Marriage in Morocco: Moral Values, Materialism and the Hypocrisy of Society
By Omar Bihmidine
Morocco World News
Sidi Ifni, Morocco, July 13, 2012
“Even marriage itself as a noble institution has not escaped social hypocrisy,” I said to myself the other day. Wherever I go in Morocco, I notice couples being either victims or beneficiaries of social hypocrisy in marriage. Fortunately, Islam already condemns this, and this is exactly what makes me more self-confident about what I am thinking.
When one’s position in life speaks on proposal day, be sure that this is a sign of social hypocrisy. When one’s physical appearances speak on the same day, be certain that social hypocrisy is there. When one’s money talks on the same day, make sure that the same social problem is taking its roots. It all revolves around social hypocrisy. Needless to say, there are exceptions.
In Morocco, there are many rich families who have pretty girls inside their homes. But, why is it extremely rare that poor suitors do not knock on their doors to ask for one of the pretty girl’s hand? Simply, because they know the answer is no and that there is no need to be put in an embarrassing situation. They also feel hesitant about taking the initiative to go and propose at a time when the fittest suitors are usually the ones to succeed in procuring the pretty of the prettiest.
If some of these poor suitors happen to insist on having one of the pretty girls as a wife, the rich families of the girls usually prevaricate by saying that the girls are still too young to marry or that they still have to study. Is there any social hypocrisy here? Surely, there is. While such families hold that a real husband in a girl’s life is the one that is well behaved, morally good, responsible and caring in all respects, they can not bear seeing their daughters married to poor husbands.
If you ask any girl of today about the man of her dreams, she, just as her peers, will tell you that he is the one that cares, that loves truly, that assumes responsibility and that shows maturity. Yet, once a proposal day comes, and an extremely unattractive suitor who owns all these traits asks for the pretty girl’s hand, she can not help considering the man’s beauty and hesitates to say either yes or no. So, looks matter even if many think it is in the eye of the beholder.
Without beauty, all these traits no longer mean anything to the pretty girl. Anyway, it is human nature to lean towards beauty as a blessing. Beauty isn’t usually raised on the day of marriage so as not to embarrass any partner, but everyone feels it. And when a partner refuses the other on the basis of beauty, they by implication show social hypocrisy, especially that beauty, many believe, is not the key to a successful married life. Since it is not the key, I wonder why many partners still cling to it?
Many rich Muslim families stress that one’s position in life doesn’t matter, and what matters for them, instead, is one’s comportment, one’s religiosity, and one’s morals. Notwithstanding, when a very poor suitor with an unstable income knocks on the door of these families to ask for their daughter’s hand, they usually are hesitant, expressing their fear about the future of the girl. But, doesn’t the prophet teach them that the trait of being Muslim and morally good suffices for them to accept the proposal?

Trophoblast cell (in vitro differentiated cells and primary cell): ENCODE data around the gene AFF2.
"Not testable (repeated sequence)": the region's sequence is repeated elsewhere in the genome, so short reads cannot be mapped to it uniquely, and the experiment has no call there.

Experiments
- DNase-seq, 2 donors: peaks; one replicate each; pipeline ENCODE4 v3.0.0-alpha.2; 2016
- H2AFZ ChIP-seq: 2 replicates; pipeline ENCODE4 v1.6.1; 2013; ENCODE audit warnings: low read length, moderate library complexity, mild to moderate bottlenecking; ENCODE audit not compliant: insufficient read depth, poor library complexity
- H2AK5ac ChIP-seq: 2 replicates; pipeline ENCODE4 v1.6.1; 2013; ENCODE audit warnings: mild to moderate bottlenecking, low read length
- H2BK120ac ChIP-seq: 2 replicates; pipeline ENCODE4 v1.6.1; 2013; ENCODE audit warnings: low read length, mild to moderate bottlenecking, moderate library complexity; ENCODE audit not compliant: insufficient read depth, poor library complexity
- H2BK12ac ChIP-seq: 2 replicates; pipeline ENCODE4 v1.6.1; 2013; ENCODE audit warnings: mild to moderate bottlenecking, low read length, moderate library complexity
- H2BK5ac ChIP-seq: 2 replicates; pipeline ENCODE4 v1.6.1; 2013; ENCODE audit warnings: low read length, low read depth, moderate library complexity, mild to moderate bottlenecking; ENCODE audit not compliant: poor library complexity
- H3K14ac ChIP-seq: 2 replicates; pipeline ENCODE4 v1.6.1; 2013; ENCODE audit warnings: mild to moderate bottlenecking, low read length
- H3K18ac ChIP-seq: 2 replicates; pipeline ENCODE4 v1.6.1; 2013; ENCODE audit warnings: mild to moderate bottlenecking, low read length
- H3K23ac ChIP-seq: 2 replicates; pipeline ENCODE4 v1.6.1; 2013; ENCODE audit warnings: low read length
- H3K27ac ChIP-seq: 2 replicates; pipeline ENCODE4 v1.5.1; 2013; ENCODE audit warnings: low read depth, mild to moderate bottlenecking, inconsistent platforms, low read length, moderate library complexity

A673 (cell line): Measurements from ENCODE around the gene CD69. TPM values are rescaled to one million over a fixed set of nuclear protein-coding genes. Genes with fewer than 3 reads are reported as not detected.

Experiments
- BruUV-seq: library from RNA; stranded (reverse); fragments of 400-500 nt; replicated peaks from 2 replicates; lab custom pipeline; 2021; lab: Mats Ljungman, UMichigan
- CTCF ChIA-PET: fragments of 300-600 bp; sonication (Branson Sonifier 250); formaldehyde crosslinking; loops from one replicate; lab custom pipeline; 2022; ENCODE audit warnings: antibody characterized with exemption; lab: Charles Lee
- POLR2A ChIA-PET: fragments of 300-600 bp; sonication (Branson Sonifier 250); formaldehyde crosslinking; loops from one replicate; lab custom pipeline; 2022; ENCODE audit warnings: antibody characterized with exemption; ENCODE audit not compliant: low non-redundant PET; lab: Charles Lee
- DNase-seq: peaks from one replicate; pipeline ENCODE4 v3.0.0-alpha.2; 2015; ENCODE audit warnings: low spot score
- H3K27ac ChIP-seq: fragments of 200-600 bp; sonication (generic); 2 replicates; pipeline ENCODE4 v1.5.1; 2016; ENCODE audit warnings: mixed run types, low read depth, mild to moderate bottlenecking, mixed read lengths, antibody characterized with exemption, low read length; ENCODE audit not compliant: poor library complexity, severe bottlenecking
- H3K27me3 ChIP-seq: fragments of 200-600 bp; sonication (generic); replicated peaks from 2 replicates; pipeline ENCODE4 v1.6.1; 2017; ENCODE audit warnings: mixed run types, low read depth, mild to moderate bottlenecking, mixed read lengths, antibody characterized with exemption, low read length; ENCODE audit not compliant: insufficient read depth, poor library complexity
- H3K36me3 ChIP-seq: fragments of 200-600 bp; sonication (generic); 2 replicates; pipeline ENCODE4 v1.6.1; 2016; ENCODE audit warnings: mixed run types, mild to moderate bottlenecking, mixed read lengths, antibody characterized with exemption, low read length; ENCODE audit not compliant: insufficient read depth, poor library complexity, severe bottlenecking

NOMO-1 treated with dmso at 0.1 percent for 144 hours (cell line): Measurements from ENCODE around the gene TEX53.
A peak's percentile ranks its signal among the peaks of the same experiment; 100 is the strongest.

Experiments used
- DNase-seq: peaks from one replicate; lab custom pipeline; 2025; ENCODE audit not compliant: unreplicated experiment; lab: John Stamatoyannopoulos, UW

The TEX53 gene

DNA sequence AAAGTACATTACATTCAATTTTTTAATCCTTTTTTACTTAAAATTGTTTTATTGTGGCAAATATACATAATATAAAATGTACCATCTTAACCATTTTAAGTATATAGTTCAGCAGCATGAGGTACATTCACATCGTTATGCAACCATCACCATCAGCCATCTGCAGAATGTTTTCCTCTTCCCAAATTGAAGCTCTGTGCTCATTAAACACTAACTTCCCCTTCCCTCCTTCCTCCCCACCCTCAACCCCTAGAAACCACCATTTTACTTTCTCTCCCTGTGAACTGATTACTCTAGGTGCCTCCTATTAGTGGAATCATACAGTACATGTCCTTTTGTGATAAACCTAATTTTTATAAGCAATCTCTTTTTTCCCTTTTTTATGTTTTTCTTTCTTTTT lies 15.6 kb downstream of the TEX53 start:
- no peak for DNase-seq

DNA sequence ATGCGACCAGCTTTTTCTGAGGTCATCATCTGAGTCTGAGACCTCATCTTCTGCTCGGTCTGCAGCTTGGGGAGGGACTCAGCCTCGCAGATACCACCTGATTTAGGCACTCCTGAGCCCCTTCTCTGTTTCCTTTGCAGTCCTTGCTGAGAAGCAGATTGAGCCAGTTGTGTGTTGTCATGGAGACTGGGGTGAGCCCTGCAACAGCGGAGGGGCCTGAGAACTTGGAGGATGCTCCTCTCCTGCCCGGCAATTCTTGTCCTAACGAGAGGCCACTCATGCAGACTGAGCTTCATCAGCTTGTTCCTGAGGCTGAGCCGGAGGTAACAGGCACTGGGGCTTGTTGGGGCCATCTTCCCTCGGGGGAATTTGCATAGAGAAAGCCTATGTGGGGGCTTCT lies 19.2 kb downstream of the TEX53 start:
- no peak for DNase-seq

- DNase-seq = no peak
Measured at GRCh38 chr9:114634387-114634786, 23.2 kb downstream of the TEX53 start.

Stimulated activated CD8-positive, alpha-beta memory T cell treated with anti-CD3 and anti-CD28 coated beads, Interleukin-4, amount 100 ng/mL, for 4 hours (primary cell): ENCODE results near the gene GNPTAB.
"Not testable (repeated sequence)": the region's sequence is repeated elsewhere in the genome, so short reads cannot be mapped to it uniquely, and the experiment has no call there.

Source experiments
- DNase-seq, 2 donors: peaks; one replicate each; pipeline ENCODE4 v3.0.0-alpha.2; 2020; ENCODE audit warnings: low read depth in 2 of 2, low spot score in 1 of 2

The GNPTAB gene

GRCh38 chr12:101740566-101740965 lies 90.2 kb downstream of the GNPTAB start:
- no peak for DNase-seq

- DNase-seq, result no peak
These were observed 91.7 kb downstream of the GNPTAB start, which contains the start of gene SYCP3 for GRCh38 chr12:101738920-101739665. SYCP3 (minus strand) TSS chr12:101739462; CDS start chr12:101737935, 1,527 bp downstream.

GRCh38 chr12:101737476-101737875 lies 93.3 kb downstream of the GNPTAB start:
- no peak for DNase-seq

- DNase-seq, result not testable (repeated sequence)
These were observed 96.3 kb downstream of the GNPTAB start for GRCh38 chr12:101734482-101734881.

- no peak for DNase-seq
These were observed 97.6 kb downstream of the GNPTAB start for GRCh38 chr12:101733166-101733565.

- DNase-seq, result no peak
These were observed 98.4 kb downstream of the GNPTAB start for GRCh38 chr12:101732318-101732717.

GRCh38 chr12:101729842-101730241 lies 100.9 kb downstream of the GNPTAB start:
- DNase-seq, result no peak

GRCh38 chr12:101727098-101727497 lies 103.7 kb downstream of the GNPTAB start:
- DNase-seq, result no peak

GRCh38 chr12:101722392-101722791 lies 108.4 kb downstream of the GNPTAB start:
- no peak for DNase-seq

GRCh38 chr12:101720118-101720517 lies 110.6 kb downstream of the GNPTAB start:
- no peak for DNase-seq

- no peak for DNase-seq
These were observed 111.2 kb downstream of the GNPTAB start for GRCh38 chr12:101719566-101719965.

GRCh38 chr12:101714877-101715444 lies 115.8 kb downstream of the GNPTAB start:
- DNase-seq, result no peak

In fact, they find the prophet’s advice hard to apply, and this is what has led many to prefer rich suitors for their daughters before even thinking about the criterion comportment. In Moroccan society, where prices rise unexpectedly, rich families, whether conservative or not, most of the time, decline the poor person’s proposal.
In a society where wealthy suitors can offer what the poor suitors can not, rich Muslim families feel compelled to be realistic and go on to prefer rich suitors over poor ones for their Muslim daughters. To some extent, they are hypocritical in that the values they have fought for in their lives run contrary to the materialism they have fallen prey to.
Another sign of social hypocrisy in marriage is that if offered the opportunity to get married, poor girls, unlike rich ones, hasten to accept the proposal for fear that luck might strike once. It must sadden us that only a few girls get married on the basis of the principle of true love.
In a society where spinsterhood is becoming more rampant, girls, especially poor and unattractive ones, hasten to say ‘yes’ to any suitor, be he poor or rich, morally good or morally bad. Setting conditions on the part of these marginalized girls in society is very rare. In my opinion, they no longer choose marriage; it is marriage that chooses them instead, and imposes itself at the spur of the moment in spite of themselves.
In our society, sometimes, we spot couples who married because they once felt obliged to and feared to face spinsterhood, a nightmare for the majority of girls. At other times, we spot couples who married because they truly love each other truly, not necessarily because one of them is rich and the other is poor, but because they are all born to rich families and they are all attractive to each other.
When we abide by the conventions of society, which is social hypocrisy, then the rich continue to marry the rich, the poor continue to marry the poor and the attractive continue to marry the attractive. When we, however, break the conventions in question, we either live a true love story or die in misery. Frankly, nowadays, breaking these conventions is daring. Only those who dare to live a real love story or die in misery can do it.